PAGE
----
There is always a magic feeling when you step into a historic place and you know that before you there is a literal pantheon of Who’s Who of history and events have taken place there in that space you have just entered. You can smell the history and senses it and I get goosebumps and that excited geekiness comes over me.
Last Monday I was in London and found I had free time so I headed toward Whitehall (once a large sprawling palace now the heart of democratic government) and head towards one of the Historic Palaces that is homed there and the last bastion of the former Royal palace of Whitehall, Banqueting House.
I have tried several times to go but each time I have found myself arriving when it’s closed for special events. The vaulted ceiling is stunning in the ground floor. Here you head to watch a video. I will be frank if you knew none of the history it would be great but I skipped it after 5 minutes as it is literally very basic history.
Upon collecting my audio guide (included in the price and Art Fund holder get in half price) I headed up to the banqueting space. The name it turns out is miss leading it was never used as a banqueting space but as an entertaining space for masque and balls and receiving ambassadors and diplomats (a room it still does today). The first thing I thought was that it was so big and airy. This however is due to the classical dimensions used buy the Architect Indigo Jones upon rebuilding the hall.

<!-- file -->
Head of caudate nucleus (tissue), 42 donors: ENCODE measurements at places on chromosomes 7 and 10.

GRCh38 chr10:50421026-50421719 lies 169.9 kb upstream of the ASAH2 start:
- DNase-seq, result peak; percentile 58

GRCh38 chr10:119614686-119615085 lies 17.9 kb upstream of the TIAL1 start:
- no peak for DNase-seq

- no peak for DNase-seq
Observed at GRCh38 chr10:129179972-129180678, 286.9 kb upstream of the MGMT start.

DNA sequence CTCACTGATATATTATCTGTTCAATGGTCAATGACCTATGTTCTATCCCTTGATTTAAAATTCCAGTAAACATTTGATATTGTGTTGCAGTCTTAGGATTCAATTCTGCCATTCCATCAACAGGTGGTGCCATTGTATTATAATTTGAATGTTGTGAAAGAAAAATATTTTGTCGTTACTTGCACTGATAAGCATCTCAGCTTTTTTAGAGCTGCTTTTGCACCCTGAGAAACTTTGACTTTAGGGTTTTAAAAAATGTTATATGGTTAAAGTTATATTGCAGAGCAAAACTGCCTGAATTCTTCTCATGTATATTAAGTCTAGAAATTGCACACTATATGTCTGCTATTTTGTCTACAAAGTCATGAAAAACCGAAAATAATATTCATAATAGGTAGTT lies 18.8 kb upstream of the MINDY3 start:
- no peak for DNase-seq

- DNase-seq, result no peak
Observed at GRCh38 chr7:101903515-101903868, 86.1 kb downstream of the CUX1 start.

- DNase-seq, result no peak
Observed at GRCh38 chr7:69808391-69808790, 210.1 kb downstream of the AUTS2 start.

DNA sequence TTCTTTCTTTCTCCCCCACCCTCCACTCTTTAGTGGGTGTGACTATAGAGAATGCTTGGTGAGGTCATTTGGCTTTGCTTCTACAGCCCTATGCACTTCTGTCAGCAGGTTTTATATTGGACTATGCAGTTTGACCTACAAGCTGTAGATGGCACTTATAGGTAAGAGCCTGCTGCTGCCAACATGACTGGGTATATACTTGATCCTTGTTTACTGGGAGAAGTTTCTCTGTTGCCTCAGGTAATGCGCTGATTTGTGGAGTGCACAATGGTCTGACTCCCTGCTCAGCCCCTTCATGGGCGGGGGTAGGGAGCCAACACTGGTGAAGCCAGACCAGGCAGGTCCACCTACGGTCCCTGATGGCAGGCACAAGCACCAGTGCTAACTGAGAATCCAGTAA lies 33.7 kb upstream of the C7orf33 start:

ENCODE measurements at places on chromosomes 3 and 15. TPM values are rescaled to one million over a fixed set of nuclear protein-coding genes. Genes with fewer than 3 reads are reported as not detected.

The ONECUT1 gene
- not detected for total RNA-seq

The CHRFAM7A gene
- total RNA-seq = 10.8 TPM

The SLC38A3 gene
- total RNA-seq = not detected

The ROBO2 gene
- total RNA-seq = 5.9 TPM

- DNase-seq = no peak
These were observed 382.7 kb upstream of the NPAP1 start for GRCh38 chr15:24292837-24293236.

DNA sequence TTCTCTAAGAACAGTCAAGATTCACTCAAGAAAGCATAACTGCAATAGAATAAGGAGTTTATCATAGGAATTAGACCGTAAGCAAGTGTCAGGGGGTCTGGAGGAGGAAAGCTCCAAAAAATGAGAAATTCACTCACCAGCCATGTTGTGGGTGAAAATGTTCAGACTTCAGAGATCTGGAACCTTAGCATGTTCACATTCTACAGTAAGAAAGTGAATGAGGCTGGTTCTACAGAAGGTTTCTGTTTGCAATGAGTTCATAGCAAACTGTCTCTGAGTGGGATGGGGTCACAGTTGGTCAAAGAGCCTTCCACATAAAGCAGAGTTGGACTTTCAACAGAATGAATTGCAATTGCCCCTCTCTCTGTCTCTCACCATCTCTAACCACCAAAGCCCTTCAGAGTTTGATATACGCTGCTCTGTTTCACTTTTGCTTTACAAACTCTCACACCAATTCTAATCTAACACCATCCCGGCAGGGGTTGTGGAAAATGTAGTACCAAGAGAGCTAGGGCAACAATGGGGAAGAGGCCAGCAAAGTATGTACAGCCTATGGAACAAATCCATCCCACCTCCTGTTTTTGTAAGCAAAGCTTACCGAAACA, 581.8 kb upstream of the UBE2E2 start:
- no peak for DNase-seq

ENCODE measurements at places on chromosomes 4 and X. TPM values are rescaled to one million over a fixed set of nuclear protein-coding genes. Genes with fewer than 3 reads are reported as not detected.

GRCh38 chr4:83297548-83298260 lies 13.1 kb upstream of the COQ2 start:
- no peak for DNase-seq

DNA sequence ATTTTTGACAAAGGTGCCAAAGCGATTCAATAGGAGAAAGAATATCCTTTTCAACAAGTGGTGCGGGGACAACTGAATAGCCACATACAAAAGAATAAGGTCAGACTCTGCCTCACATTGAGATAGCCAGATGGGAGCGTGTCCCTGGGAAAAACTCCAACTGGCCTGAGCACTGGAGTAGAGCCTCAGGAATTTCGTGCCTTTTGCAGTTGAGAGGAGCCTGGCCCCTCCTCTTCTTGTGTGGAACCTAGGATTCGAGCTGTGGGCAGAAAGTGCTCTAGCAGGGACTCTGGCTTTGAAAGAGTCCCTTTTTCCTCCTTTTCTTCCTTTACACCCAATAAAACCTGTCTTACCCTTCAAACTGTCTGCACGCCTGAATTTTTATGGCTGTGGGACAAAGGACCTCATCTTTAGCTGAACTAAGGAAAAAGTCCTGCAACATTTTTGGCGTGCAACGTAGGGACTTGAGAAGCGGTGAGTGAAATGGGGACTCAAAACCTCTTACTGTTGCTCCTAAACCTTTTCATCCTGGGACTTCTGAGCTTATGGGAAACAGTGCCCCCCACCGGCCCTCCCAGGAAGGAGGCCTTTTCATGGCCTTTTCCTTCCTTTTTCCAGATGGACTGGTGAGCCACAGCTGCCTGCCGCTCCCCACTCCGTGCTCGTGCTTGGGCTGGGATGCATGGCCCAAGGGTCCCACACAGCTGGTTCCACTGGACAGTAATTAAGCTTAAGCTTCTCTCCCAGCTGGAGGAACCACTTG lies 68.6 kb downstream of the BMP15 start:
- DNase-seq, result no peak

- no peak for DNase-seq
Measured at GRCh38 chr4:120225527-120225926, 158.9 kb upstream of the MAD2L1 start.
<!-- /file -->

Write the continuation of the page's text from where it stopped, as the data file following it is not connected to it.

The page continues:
The next thing that grabs you is the red throne at the end of the room. I felt drawn there like a magnet. I could see Charles II draped over it and Nell Gwen at his side winking and smiling.
By this point if you haven’t had your eyes drawn above then you are quite clearly blind as there is the stunning ceiling with canvases by Peter Paul Rubins Commissioned by Charles I. Amazingly the panels were painted in Rubins native Low Countries and shipped to London in specially made protective containers. The size and scale of the individual canvases is extraordinary when you consider it. And the mind boggles at how they got the valuable art work up to the ceiling in the Stuart age.
The themes through out the images are monarchy and god anointment of the monarch, themes that would see Charles I loose his head just out side the window of that very room. Ironically they would have been the last paintings he ever saw. This room would have seen the reigns of Stuarts as well as the Lord Protectorate Oliver Cromwell, then the restoration of Charles II.
As well as being the place to meet diplomats and ambassadors this space also was used for Mournday Thursday washing of the feet and the giving of aid to those in need. It is said that one year the people seeking aid were so many that the stairs collapsed under their weight.
It was also in this room that the Tudors & Stuarts performed the Touching of the Kings Evil. Originally started during the reigns of medieval kings the Stuarts brought this back. The king who was a anointed by god was said to be able to cure suffers of a skin disease called Scrofula simply by laying is hands on the suffers head and giving them a Angel (gold coin) showing St Michel of Mont St Michel slaying a beast. Many were pieced and worn buy the sufferer as a Talisman and protector from illness.
Of course the most tragic and exciting piece of history that this room has seen is the last moments of Charles I life as he left the room though one of its windows to an erected scaffold to execute him. It was a cold morning on 30th January 1649 Charles wore 2 shirts so that the crowd did not see him shiver. This is remembered each year with a special ceremony outside banqueting house on Whitehall.
It is an amazing space, the audio guide is detailed and interesting the room however does kind of speak for itself. The staff were welcoming and it’s nice to be in a space where there are not loads of gallery guards watching you like a criminal. So if you want to go somewhere with history all around and you don’t want to trail around room and galleries then head to banqueting house and like the history wash over you.